Do bees suffer as a result of agricultural manipulation? Of course they do. And whether or not honeybees are consciously aware of the insults that we inflict upon them, they are so very alive and engaging that I could not bring it upon myself to kill one just because I can, or just for some honey. Nor would I want to invade their nest, cut off their wings, relocate them, and subject them to toxic pesticides, environmental stress, diseases, infections, and all the rest that beekeeping bestows upon them. Live and let others live. Be free and allow others to be free.

That’s why I don’t eat honey, but please pass me the maple syrup and agave nectar!

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  • Susan Burandt says:

    From what I understand, the original queen’s head is “pinched” off and she is replaced by a queen who has to be protected in a cage (or else be killed by the other colony members who would kill her because of her unfamiliar smell); this fades as they get used to the new queen’s smell. The new queen has been inseminated with the semen of 8-10 drones, by instruments held by human hands. This is unacceptably viscious, although there are those who call it an occupation. I cannot imagine how. The other issue is that after WWI, Bayer chemicals in Germany needed a place to pedal their wares and marketed their chemicals for use not as killing machines against men, but as killing machines called pesticides. Somehow, like the US drug industry, they were entrusted with the decision making process and the very in house research itself, deciding if their own chemicals were in any way harmful to society, and, of course, they found themselves innocent. It is possible that Bayer, along with the intricate disturbance of natures own immune DNA systems, are responsible for CCD . It is thought that Bayer “skipped” research of low dose, non-lethal, episodic dosage event issues where bees are being wiped off our planet. Unsure? Let’s trust the wolves to guard the henhouse!

  • Karen says:

    We love our bees, do not transport them across the country but let them enjoy the wildflowers, flowering trees, veggies, domesticated flowers, and crops we grow on our 300 farm in Ohio. They are treated well, fed when necessary, and live normal, possibly happy (who knows?) bee lives. We love honey and we eat it as well as maple syrup.

  • Linda says:

    So sad,, I never knew this was going on.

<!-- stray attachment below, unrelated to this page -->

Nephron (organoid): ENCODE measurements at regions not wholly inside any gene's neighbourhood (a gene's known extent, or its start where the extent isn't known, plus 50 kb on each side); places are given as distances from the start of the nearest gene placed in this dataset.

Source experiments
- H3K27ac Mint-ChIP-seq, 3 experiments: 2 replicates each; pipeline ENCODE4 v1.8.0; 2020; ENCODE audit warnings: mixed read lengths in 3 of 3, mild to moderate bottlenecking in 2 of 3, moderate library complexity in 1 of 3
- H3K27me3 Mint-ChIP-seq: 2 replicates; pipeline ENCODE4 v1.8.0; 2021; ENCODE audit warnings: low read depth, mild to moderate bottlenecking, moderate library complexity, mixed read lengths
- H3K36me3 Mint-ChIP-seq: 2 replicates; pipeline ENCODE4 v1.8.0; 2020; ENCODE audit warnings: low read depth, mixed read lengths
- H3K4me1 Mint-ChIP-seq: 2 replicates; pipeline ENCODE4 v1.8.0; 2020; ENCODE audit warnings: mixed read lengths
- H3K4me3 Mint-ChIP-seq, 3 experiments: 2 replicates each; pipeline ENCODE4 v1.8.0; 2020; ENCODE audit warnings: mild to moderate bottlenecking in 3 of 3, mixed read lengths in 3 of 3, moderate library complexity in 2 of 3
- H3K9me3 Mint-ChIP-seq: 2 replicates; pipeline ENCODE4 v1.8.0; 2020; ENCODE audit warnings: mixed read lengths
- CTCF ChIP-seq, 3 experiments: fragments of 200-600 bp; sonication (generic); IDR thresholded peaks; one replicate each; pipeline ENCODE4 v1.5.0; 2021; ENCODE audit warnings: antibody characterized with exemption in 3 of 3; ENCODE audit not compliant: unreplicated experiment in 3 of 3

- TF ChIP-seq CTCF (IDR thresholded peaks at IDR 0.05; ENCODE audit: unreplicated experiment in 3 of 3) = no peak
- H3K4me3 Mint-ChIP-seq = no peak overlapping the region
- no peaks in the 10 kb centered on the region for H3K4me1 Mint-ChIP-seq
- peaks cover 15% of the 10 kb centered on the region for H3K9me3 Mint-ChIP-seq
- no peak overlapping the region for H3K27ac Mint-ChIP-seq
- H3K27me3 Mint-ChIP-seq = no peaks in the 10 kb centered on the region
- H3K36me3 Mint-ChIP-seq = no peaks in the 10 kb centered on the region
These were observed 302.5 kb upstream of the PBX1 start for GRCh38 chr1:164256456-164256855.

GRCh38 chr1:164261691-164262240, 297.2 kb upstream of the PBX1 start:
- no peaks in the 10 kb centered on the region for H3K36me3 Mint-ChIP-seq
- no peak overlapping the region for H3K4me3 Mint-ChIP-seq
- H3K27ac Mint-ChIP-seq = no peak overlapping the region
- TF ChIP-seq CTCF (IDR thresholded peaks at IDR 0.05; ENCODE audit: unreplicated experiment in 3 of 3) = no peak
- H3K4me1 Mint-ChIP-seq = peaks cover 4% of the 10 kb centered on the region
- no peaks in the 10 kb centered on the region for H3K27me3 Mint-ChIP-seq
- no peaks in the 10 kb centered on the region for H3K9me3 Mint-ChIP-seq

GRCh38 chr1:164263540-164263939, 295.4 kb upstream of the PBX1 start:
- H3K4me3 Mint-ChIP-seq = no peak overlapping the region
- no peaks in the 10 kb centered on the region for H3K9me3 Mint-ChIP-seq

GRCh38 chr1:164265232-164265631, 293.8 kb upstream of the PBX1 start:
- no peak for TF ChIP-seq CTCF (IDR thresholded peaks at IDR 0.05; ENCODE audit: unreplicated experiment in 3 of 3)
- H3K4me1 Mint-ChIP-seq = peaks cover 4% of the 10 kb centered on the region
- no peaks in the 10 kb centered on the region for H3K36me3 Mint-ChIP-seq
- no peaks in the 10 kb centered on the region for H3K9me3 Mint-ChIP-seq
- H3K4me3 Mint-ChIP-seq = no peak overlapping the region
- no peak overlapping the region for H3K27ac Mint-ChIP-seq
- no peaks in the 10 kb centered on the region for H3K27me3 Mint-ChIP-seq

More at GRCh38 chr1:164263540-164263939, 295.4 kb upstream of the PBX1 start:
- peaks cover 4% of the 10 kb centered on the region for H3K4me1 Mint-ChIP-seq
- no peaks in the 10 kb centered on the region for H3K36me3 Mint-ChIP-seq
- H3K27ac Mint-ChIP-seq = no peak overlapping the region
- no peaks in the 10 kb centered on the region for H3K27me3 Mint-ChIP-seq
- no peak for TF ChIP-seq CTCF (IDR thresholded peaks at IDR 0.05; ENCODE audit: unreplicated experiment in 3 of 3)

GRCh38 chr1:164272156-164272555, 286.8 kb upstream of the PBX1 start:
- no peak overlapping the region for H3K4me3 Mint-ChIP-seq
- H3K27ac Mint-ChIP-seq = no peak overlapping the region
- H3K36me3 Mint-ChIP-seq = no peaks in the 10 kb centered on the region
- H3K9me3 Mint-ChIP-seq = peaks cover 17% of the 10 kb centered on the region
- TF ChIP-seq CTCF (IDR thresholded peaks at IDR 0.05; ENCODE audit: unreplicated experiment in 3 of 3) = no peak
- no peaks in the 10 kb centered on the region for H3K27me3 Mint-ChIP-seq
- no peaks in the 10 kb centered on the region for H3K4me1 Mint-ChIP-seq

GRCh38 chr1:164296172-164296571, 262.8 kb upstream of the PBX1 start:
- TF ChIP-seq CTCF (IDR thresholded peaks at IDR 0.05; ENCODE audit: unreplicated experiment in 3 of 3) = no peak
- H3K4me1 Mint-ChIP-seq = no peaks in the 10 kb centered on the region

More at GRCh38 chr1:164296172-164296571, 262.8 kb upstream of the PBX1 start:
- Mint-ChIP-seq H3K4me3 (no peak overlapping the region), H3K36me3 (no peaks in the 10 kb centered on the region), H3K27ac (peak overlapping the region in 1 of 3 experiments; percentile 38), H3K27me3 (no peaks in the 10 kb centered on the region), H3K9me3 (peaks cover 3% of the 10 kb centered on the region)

I know some bee keepers who take great care of their hives,, bees etc. The queen bee is flying around. So not ALL bee production is cruel. Like every other source of food.. cosmetics, clothing etc. we need to be proactive to search out the safe environmental

  • T Srinivasachari says:

    Thanks so much for educating me as how the honey is extracted cruelly without any sense.I dont take honey.

  • Stephanie says:

    My father and I are beekeepers, we use no chemicals, keep the hives away from farms that use nasty pesticides, and take our bees south so they can forage all winter. Beehives have to be inspected before they can be moved out of state to make sure they are healthy. You just need to know your farmer/ beekeeper. I am a big supporter of animal rights but without beekeepers there are no bees and without bees there is no fruit, veggies, or nuts.

  • Miriam says:

    Isn’t the main issue that nowadays we need the honey bees to pollinate our foods? There simply aren’t enough wild pollinators left (due to pollution, destruction of their natural habitats etc.) to pollinate our food crops. Yes, the wild pollinators need to be supported by all of us (stop using instecticides, plant pollinator-friendly flowers and such, put up insect hotels), but it would take a long time to get the numbers back, so that they could sufficiently do the job. You will only get a fraction of the harvest when there aren’t enough bees, wild bees etc. A good movie to watch besides the already mentioned ‘More than Honey’ is ‘Silence of the Bees.’ As one of the researchers in it points out, without honey bees we would all be left eating corn and bread and foods that do not require bee pollination. All the nutritious foods like apples, pears would become unattainable, because the prices would go sky-high. It also shows the example of a Chinese province where the farmers are actually left to hand-pollinate (!) thousands of pear blossoms on their orchards, since honey bees and wild pollinators were poisoned by overuse of pesticides. Those poor farmers are in a very rough spot!